Sri Lanka endured a strong start to their 2021 T20 World Cup campaign as the Dasun Shanaka-led side beat Namibia by 7 wickets after rolling the associate nation over for just 96. The Lankans enjoyed a perfect outing with the ball, with their seamers showcasing plenty of aggression, but with the bat, it was a chase that was far from perfect.
Sri Lanka lost their top three inside the powerplay, and they needed both Avishka Fernando and Bhanuka Rajapaksa to play mature knocks to take the side over the line. Thankfully for the Lankans the duo rose up to the occasion, and sealed the side two points as they, thanks to superior Net Run Rate, moved to the top of the table.
They will next take on Ireland on Wednesday, a clash that could potentially decide who tops the group.
Aggressive Sri Lanka turn up the heat with the ball
Dasun Shanaka had no hesitation in opting to bowl first, and under lights in Abu Dhabi, the Sri Lankan seamers walked out thirsty for blood. Six overs of ruthless aggression was what the seamers delivered inside the first ten, rattling the Namibian batters.
Chameera, Karunaratne and Lahiru Kumara were the seamers on the night for the Lankans, and the trio’s plan was clear: to bowl short and bowl at the body. A staggering 86.1% of the deliveries bowled by the Lankan seamers in the first 10 overs were in the 6-10 meter range, with Chameera also smacking opener Zane Green bang on the helmet twice. The hostility took the Namibian batters aback.
Sri Lankan pacers' lengths in the first 10 overs
But it was not just the lengths that terrified Namibia, it was the pace too. 13 balls breached the 140 kph mark, and it was the kind of pace that Namibia were not accustomed to. The associate nation simply had no answers.
The individual who reaped the rewards for this aggression shown by the seamers was Maheesh Theekshana. The mystery spinner, playing in his first ever World Cup game, was introduced early by Shanaka, and the youngster accounted for both the Namibian wickets that fell inside the powerplay. Both Green and Stephan Baard were bamboozled by Theekshana’s variations, and they perished in identical fashion, skying the ball up in the air.
Second half clinic follows first half masterclass
Namibia, despite the pace barrage, competed in the first 10 overs, managing to score 54 for the loss of 2 wickets, but the second half was a no-contest. The Sri Lankan bowlers were simply too good: clinical, efficient and relentless.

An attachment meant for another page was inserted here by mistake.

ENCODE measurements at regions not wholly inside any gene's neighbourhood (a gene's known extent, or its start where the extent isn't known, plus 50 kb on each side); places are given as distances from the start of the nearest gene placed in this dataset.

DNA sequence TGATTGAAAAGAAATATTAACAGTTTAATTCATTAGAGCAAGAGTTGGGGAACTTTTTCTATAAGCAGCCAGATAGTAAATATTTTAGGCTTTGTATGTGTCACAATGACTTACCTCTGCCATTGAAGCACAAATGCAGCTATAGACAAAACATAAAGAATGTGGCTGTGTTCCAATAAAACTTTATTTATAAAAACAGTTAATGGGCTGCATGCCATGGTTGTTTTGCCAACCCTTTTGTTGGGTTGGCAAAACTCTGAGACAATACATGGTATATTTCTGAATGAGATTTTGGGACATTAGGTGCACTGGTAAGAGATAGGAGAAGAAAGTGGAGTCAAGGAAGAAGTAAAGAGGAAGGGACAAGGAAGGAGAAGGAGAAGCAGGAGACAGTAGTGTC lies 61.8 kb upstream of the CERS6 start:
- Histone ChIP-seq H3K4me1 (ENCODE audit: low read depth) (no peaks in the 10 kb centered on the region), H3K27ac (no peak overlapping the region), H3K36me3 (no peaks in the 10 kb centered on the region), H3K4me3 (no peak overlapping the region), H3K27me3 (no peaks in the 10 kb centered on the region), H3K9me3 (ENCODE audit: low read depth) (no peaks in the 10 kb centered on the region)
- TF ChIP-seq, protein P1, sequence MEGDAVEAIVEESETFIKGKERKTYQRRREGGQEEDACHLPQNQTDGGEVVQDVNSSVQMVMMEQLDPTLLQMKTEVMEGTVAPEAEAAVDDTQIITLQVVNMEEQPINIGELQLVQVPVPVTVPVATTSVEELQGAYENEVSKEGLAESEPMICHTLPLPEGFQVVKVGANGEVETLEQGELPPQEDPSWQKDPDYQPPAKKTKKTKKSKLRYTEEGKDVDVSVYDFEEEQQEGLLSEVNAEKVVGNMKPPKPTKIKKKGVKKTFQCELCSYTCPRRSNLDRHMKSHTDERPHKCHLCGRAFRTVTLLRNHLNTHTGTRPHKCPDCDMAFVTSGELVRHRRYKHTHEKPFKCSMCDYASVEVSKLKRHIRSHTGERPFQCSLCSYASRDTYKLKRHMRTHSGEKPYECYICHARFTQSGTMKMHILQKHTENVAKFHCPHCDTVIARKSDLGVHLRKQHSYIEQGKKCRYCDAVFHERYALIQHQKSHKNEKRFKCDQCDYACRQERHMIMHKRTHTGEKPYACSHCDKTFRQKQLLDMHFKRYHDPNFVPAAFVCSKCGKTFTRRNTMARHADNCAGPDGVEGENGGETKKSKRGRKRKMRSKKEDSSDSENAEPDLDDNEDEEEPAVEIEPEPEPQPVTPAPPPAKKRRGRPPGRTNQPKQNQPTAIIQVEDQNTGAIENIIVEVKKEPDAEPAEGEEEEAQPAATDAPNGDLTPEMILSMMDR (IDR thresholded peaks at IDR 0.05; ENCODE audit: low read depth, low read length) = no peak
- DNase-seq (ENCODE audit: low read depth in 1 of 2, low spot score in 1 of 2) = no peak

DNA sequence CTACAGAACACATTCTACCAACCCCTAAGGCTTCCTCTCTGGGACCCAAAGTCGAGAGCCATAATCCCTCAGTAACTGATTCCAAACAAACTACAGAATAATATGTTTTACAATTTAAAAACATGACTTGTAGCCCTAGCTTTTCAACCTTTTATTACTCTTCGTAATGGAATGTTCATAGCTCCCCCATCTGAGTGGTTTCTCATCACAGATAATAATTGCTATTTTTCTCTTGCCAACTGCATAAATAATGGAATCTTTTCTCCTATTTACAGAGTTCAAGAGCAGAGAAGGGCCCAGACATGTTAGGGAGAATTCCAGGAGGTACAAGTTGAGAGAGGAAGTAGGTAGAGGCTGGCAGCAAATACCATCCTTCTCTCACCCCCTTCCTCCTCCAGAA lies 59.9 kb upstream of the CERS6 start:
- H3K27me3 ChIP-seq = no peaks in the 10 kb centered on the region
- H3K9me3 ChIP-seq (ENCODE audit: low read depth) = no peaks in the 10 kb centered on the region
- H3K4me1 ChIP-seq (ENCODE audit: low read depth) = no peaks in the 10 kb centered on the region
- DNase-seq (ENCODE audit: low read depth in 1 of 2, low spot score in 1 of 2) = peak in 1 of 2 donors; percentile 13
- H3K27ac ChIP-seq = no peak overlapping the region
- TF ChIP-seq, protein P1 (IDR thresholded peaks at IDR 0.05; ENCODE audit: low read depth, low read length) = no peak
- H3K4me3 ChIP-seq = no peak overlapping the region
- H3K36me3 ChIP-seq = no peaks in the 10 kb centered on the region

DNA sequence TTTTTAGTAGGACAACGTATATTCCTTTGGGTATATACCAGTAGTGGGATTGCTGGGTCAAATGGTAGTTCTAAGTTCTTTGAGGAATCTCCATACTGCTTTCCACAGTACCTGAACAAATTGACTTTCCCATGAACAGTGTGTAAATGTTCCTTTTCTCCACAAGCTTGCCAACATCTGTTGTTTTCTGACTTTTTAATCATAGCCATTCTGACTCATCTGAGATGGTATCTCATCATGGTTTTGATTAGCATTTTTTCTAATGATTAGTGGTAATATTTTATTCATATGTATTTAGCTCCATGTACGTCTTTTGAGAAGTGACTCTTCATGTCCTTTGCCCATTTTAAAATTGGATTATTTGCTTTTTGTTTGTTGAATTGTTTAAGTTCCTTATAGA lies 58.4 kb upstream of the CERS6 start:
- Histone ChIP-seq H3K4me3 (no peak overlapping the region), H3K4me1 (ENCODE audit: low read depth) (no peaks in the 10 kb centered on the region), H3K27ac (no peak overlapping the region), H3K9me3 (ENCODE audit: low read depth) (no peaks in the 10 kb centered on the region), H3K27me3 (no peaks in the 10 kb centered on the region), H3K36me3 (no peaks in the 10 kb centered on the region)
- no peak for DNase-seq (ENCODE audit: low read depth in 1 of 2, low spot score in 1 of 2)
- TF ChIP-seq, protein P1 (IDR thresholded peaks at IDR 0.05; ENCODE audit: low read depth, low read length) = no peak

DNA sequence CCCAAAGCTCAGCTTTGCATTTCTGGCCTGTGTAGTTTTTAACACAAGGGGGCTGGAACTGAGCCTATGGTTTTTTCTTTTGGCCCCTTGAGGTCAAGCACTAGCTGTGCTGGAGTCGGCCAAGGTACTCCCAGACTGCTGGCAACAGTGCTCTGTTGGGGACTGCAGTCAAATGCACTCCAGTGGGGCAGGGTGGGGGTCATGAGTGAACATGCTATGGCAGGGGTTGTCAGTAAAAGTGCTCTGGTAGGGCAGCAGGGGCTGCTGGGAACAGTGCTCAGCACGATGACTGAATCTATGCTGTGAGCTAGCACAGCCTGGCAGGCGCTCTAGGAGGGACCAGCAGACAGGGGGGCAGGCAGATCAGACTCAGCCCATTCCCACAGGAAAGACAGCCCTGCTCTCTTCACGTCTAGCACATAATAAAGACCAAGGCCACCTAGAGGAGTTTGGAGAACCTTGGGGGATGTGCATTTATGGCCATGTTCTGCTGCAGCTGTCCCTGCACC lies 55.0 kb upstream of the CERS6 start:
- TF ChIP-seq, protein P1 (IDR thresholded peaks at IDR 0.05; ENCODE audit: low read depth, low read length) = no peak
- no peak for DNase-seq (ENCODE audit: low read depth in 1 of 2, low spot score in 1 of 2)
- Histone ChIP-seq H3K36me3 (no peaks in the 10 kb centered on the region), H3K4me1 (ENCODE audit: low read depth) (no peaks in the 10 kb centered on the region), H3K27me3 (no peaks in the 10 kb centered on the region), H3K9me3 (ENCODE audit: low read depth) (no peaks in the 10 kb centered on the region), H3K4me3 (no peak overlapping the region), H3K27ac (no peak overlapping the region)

The back-to-back wickets of the well set batters Gerhard Erasmus and Craig Williams - who perished within the span of 7 balls - turned out to be a body blow, post which Namibia’s innings went downhill. None of the final seven batters scored over 12 runs, and Namibia were bundled out for 96.
It was a phase in which no Sri Lankan bowler put a foot wrong. Wanindu Hasaranga brought out the best version of himself after a loose first over - which cost 11 - while Theekshana toyed with the opposition batters to claim three wickets. Karunaratne mixed up his pace masterfully while Chameera and Kumara continued being unplayable. There was simply no respite for Namibia.
Not the strongest of opposition, yes, but one of the most complete T20 bowling performances one is bound to see.
Namibia rock Sri Lanka with triple strike
97 is the kind of total you would expect a full-nation member to chase blind-folded, particularly against an inexperienced associate, and at 14/0 just 10 balls into the innings, it looked like the Lankans would coast towards the target. But then Kusal Perera was out-foxed by a Ruben Trumpelmann slower ball - that resulted in the former’s undoing - post which there was a twist in the tale.
Like in the first game of the day, the Abu Dhabi wicket started holding and gripping, and this worked in favour of the bowling side. Bernard Scholtz, the left-arm spinner, trapped Pathum Nissanka in front by firing in a slider, and Sri Lanka were reduced to 18/2 in the blink of an eye.
Two became three in no time as JJ Smit soon dismissed Dinesh Chandimal, who had a torrid time in the middle. The right-hander struggled to time a single ball, and could only manage 5 off the 12 balls he faced.
Namibia bowled well, but it was a highly disappointing effort from the Lankan Top 3.
Avishka Fernando, Bhanuka Rajapaksa excel in unfamiliar roles to take Sri Lanka over the line
Prior to today, both Avishka Fernando and Bhanuka Rajapasa had batted only once in T20Is in their new-found roles of No.4 and No.5 respectively. Head coach Mickey Arthur, prior to the match, revealed that the management made tactical tweaks to the batting order based on Mahela Jayawardene’s input, which was driven by data.
The tweaks worked in the warm-up matches, and the team reaped benefits from the move today too. Both Fernando and Rajapaska looked at home in their new-found roles, and an exceptional partnership from the duo took Sri Lanka over the line.
The two batters put together a 74-run stand which was identical to the Stirling-Delany partnership from the evening game. While Fernando played anchor, Rajapaksa was more expressive and eventually ended with a SR of 155.56. The duo rotated strike efficiently against both the pacers and spinners, and dispatched every bad ball that came their way.
Rajapaksa finished the chase in style with a six, and the stroke was emblematic of how the entire contest unfolded.